Most times, however, I’m able to avoid riding in the rain by scheduling my day around the weather. One of my favorite rain delays a few years back involved a layover of a few hours in one of the small pass-through towns (can’t remember which). The clouds had just opened up the spigot as we rolled into town and the vendors on the street were scrambling for cover. There was a woman out in the street holding a sign trying to encourage riders into the cafe for an all-you-can-eat buffet. My friends and I took her up on it immediately. She even invited us to roll our bikes inside and stand them up in an unused room while we ate (and ate, and ate, and then tipped them well). Very few other riders joined us (which, as is often the case, was not so good for the business).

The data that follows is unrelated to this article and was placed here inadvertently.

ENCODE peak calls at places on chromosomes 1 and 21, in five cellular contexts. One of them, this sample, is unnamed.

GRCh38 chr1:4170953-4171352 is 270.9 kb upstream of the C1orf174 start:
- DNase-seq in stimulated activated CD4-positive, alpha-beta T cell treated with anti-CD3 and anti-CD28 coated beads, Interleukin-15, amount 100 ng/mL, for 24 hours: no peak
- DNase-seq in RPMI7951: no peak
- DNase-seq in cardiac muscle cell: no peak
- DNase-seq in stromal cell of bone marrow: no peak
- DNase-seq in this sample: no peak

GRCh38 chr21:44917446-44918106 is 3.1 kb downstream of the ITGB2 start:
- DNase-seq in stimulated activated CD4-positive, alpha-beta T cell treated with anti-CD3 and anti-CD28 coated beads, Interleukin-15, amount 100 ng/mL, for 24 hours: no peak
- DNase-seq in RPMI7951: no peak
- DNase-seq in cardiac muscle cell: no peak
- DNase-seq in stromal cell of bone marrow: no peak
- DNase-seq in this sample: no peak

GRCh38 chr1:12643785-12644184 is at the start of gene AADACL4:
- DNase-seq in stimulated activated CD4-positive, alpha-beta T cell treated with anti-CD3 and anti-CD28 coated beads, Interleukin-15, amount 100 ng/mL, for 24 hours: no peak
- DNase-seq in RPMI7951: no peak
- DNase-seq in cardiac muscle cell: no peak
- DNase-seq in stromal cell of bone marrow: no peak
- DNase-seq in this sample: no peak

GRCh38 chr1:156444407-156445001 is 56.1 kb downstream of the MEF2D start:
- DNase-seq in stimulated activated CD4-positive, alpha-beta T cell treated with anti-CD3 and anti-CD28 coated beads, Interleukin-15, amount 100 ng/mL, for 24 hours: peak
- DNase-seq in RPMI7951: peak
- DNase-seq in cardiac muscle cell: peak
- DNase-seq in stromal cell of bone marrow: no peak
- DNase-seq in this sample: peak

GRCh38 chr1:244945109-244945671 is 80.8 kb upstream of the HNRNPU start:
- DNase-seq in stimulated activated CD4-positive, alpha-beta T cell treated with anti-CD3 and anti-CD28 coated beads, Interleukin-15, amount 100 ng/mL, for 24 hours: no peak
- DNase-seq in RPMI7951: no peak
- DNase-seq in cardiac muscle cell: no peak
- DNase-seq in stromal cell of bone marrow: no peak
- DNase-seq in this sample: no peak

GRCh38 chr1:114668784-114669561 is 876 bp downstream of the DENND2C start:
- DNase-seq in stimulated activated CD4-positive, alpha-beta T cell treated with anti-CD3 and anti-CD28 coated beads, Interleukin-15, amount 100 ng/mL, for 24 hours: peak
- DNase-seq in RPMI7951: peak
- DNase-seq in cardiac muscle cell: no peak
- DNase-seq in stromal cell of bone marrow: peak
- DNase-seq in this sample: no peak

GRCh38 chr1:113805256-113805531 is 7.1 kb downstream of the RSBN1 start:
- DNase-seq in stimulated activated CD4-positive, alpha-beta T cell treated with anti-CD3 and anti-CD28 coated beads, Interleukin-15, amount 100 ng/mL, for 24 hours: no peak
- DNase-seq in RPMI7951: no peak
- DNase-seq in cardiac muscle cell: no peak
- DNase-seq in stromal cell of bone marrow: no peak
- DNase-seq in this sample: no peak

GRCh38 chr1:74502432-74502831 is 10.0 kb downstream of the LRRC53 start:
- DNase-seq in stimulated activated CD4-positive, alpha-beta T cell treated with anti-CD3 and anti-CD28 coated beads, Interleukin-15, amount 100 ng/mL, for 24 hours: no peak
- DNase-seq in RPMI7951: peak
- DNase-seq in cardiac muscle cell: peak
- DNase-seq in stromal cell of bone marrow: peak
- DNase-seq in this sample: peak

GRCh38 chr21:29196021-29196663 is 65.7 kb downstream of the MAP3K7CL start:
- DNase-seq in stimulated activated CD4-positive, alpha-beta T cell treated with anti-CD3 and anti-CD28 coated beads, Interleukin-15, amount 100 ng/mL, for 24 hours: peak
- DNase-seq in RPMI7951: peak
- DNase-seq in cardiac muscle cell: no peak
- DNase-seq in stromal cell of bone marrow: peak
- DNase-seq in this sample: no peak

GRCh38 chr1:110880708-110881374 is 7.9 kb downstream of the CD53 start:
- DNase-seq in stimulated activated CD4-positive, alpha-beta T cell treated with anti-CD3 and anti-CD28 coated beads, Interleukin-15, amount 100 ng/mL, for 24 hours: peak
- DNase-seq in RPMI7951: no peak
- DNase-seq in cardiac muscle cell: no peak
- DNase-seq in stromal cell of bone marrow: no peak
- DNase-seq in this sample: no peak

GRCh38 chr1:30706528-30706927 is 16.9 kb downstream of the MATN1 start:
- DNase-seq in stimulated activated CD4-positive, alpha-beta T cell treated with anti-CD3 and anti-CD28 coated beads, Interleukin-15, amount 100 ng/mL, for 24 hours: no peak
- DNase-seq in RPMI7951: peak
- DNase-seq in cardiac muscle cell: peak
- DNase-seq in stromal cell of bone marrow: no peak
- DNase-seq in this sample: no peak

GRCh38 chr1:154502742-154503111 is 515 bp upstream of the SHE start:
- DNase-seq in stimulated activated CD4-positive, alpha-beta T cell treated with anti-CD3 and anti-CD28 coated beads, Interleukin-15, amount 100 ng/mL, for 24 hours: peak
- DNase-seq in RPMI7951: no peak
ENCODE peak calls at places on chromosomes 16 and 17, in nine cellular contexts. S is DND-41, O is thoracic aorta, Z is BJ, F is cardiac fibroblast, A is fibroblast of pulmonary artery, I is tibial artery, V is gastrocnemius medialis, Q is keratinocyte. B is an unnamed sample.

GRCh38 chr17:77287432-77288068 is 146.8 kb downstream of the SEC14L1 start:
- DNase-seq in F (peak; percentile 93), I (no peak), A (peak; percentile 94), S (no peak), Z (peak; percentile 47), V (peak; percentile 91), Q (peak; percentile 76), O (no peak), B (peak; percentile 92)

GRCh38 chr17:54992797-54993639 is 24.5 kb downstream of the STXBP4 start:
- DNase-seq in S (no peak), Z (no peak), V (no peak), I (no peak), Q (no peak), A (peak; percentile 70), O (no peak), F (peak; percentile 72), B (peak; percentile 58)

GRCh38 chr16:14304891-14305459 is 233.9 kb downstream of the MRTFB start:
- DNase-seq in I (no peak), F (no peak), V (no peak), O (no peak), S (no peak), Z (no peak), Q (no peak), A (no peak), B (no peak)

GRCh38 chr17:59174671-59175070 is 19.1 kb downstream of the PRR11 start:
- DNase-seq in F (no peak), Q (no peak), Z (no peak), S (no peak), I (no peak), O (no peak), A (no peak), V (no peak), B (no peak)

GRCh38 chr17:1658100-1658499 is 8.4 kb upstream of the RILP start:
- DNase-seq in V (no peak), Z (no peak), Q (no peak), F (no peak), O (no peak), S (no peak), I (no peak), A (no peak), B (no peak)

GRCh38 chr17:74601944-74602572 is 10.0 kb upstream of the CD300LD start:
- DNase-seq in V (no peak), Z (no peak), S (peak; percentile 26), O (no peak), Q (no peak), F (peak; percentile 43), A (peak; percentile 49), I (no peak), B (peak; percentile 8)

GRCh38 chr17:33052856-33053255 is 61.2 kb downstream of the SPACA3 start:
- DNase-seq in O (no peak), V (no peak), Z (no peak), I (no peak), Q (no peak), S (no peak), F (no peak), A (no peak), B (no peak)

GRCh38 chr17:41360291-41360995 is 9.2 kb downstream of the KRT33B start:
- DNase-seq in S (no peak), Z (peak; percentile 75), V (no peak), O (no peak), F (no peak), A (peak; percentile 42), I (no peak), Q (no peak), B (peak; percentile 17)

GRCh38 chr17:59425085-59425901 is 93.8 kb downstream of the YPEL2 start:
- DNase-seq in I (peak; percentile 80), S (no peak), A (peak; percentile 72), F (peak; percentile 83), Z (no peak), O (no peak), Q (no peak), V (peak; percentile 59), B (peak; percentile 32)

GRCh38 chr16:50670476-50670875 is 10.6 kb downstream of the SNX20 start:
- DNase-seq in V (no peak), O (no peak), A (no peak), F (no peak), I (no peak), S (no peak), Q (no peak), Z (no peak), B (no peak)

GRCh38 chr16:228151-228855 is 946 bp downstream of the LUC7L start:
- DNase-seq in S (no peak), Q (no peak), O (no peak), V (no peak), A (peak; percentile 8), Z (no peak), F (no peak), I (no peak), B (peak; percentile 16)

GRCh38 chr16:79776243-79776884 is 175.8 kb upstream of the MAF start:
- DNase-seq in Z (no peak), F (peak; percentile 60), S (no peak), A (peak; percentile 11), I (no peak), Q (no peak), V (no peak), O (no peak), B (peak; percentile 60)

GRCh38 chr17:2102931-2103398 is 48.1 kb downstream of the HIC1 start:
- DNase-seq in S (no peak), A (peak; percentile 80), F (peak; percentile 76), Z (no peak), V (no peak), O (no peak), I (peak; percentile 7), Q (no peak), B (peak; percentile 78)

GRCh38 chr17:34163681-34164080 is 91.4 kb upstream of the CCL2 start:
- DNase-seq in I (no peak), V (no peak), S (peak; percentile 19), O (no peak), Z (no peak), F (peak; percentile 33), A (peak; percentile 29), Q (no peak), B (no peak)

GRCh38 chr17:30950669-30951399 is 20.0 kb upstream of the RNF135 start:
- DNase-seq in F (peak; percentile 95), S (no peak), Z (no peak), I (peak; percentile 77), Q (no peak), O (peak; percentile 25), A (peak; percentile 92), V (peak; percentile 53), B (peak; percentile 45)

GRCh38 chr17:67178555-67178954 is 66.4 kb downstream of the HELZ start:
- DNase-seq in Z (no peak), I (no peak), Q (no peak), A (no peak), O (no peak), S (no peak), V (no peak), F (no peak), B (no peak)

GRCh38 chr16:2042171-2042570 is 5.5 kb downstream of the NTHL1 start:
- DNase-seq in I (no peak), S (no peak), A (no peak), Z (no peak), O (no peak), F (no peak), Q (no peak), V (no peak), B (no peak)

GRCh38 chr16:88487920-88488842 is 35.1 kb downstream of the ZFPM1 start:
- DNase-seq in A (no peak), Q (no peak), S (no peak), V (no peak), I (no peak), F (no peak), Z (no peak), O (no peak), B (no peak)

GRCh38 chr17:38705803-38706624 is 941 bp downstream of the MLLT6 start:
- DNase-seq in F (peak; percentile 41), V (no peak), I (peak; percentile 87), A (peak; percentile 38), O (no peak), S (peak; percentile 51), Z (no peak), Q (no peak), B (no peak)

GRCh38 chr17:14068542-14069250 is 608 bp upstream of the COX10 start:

Which brings me to one of my favorite things to do on the ride – patronize the local businesses. Some of my favorite meals and community interactions have come when choosing to “step off the ride” for a moment and have a meal in a nice, air conditioned space where I’ve had terrific conversations with the owners, wait staff, and others from town. Its amazing how few people take advantage of the local eateries along the way, choosing instead to seek their meals out on the street, standing in line to pay a premium for vendors that have no connection to the local community. (The local bars don’t seem to have a problem attracting riders, but the little cafe’s are quite often empty as the owners look out at the throngs in the street and wonder why so few choose to come inside.)

Looking forward to seeing you all again in July! Here’s to tailwinds and sunny skies!

~ Kevin


Jboz, January 21, 2020 at 7:13 am